Randy’s Weekly Reads (6/5/15)

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This has been a great week of encouraging articles. I could have listed five more, but for now, here’s my favorite “reads” from this past week:

3 Current Cultural Crises That Provide Great Opportunities for Leaders (If You Seize Them)

I thought this piece by Canadian pastor and author Carey Nieuwhof was insightful and a proper assessment of the culture and the opportunity leaders have if they seize it. I loved this statement: “The crisis in our culture isn’t a crisis of information, it’s a crisis of meaning.”

 5 Reasons Why America Remains the World’s Only Superpower

I have always been a history buff, and while this piece is not typical of what I usually highlight, I still found it incredibly informative, and a reminder to all Americans, and especially all Christians in America, of just how influential America is on the world’s stage.

 Seeing the Invisible God

I was thoroughly encouraged by this article by counselor and professor Ed Welch. He addresses a question all of us have asked at one time: Can’t I just see God, at least once? His answer is profound as he shares that God has already answered that question.

Lastly, Pastor Ray Ortlund had a great quote from scholar Francis A. Schaeffer describing what the real problem is in our culture, and life in general:

“The central problem of our age is not liberalism or modernism, nor the old Roman Catholicism or the new Roman Catholicism, nor the threat of communism, nor even the threat of rationalism and the monolithic consensus which surrounds us [nor, I would add today, postmodernism or materialistic consumerism or visceral sensualism or whatever].  All these are dangerous but not the primary threat.  The real problem is this: the church of the Lord Jesus Christ, individually or corporately, tending to do the Lord’s work in the power of the flesh rather than of the Spirit.  The central problem is always in the midst of the people of God, not in the circumstances surrounding them.”

Francis A. Schaeffer, No Little People (Wheaton, 2003), page 66.

I hope you have a great weekend!

RA

The Secret Things of God

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A few weeks ago I started teaching a summer session of my Old Testament class. One of my personal resolutions during that class is to read as much of the Old Testament to them as possible, and not just tell them about the Old Testament. This past weekend, as we were completing our study of the Torah, or the first five books of the Old Testament, I read Deuteronomy 29:29 (here it is in both the New American Standard and the Holman Christian Standard Bible):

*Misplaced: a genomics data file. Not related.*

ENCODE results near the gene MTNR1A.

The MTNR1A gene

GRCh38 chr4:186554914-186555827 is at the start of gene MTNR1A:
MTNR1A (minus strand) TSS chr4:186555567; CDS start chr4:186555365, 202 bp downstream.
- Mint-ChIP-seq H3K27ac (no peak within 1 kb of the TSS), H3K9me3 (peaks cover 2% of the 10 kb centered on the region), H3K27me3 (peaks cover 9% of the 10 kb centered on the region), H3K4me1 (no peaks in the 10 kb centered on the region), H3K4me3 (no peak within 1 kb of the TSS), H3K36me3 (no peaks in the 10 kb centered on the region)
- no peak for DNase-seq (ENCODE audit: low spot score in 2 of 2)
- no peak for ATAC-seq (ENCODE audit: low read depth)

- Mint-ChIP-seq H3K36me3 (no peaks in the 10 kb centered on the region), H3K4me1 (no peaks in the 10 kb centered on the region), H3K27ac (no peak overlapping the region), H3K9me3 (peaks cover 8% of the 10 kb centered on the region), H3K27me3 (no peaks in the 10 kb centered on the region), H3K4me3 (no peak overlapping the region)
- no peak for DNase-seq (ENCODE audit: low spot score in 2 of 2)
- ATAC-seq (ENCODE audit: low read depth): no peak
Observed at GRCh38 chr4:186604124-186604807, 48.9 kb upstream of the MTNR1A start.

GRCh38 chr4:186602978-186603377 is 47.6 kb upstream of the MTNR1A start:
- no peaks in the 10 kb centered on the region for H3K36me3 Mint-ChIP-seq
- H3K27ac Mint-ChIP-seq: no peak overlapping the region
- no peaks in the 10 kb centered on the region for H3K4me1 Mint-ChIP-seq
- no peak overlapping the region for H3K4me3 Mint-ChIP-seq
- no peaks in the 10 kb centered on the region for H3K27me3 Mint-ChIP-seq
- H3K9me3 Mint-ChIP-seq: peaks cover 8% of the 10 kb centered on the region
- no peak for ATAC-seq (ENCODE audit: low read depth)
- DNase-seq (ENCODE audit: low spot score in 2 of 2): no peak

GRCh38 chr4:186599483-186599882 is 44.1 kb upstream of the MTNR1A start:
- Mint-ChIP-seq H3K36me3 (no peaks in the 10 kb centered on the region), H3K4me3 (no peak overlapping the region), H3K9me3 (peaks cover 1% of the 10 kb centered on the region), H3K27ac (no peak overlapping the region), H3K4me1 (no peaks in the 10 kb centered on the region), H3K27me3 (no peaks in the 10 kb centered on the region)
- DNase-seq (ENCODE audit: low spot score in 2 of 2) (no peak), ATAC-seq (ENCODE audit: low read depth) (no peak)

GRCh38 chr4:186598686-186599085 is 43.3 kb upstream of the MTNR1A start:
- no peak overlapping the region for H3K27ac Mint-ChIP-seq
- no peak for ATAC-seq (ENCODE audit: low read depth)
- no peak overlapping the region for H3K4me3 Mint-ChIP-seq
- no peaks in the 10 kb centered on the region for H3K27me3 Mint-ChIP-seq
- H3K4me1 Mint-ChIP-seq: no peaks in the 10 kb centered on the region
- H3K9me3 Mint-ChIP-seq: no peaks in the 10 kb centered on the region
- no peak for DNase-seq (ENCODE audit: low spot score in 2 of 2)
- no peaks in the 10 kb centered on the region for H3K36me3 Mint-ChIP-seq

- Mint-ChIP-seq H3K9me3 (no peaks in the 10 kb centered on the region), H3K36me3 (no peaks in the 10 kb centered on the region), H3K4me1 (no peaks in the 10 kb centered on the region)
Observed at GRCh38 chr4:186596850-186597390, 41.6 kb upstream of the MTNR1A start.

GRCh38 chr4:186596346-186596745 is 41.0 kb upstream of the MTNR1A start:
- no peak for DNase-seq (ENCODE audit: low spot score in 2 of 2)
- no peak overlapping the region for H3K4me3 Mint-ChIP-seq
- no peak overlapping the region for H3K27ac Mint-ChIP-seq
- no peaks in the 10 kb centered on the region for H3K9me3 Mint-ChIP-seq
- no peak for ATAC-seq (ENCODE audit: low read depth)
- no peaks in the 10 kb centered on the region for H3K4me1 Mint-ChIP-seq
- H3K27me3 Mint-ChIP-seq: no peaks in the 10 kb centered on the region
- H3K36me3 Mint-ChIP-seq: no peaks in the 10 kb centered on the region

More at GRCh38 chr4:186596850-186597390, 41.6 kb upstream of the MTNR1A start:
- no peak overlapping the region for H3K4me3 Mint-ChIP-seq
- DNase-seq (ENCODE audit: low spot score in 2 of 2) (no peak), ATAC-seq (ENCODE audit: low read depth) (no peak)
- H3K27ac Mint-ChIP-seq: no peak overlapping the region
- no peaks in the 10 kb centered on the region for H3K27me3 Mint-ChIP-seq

“The secret things belong to the Lord our God, but the things revealed belong to us and to our sons forever, that we may observe all the words of this law.” (NASB)

 “The hidden things belong to the Lord our God, but the revealed things belong to us and our children forever, so that we may follow all the words of this law.” (HCSB)

I love this verse, but also marvel at it for a variety of reasons. For instance, it declares:

  • We serve an infinite, awesome God whom we approach with our limited, finite minds.
  • We will never fully understand God or all of his ways.
  • We are expected to understand and obey what has been “revealed”.

Take a moment to dwell on those statements! I don’t know about you, but I’ve stumbled over these truths and failed to comprehend them too many times to mention. For starters, I want to know the “secret things”! At times, if I’m being honest, my questions for God (“Why this? Why that?”) are more numerous than my praises!

And not only that, but I’ve also noticed another curious fact about those “secret things.” For the longest time, I used to think that as I drew closer to God and meditated on his word more and more, I expected the “secret things” of God to decrease in size, but I’ve since learned collectively it actually enlarges! Why?

But as I slow down and truly reflect on all that God has revealed to me, I’m humbled and incredibly embarrassed by what I still don’t understand and fail to obey consistently. As an example, I know 1 Corinthians 13:4-8 by heart (the famous “Love Chapter”), but I’m still not always “patient” with my loved ones, or as “kind” to them as I should be, and so on as the rest of vv.4-8 unfolds.

All of this reminds me of a comment I came across by pastor and author Pete Wilson. In his book What Keeps You Up At Night? How to Find Peace While Chasing Your Dreams, he wisely says:

“We think the more spiritually mature we are the more clarity we should have. The fact is, the more spiritually mature we are the less clarity we need.”    

 Why? Because as Deuteronomy 29:29 helps us to understand, the more mature we become and closer we draw to God, we discover how great and magnificent he truly is, and the tremendous task before us of being accountable simply for all he has already revealed! That should consume us, and not the “secret things”, for while that may enlarge as we truly comprehend how great and profound God is, so should our love and trust for God, as we marvel at how much he has already revealed and the manner in which he has loved us!

And that’s what people of faith should be occupied with.

RA